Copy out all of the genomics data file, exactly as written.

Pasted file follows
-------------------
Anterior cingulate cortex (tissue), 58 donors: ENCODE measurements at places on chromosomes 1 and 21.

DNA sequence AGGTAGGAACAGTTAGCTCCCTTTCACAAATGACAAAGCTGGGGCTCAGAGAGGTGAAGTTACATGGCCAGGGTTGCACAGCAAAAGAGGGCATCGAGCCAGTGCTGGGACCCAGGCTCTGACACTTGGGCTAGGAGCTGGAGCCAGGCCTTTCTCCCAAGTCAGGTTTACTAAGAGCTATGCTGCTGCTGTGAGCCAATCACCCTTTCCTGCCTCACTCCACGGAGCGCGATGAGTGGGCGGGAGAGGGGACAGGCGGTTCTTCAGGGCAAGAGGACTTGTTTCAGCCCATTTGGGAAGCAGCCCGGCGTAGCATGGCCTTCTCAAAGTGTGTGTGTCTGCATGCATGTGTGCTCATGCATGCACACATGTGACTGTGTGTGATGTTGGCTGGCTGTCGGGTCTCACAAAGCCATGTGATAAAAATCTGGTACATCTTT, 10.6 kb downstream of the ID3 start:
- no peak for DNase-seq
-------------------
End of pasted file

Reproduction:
Anterior cingulate cortex (tissue), 58 donors: ENCODE measurements at places on chromosomes 1 and 21.

DNA sequence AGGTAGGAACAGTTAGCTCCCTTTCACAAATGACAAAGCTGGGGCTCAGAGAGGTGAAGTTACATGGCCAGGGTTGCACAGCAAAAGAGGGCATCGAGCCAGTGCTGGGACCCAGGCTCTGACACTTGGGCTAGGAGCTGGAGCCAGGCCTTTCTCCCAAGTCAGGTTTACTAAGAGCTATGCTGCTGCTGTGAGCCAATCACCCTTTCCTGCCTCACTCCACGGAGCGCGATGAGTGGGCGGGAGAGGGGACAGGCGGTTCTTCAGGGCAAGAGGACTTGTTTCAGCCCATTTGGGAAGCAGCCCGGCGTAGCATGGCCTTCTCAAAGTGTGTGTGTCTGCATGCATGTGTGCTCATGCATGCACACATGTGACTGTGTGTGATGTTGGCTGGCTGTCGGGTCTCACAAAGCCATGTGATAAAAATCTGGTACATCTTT, 10.6 kb downstream of the ID3 start:
- no peak for DNase-seq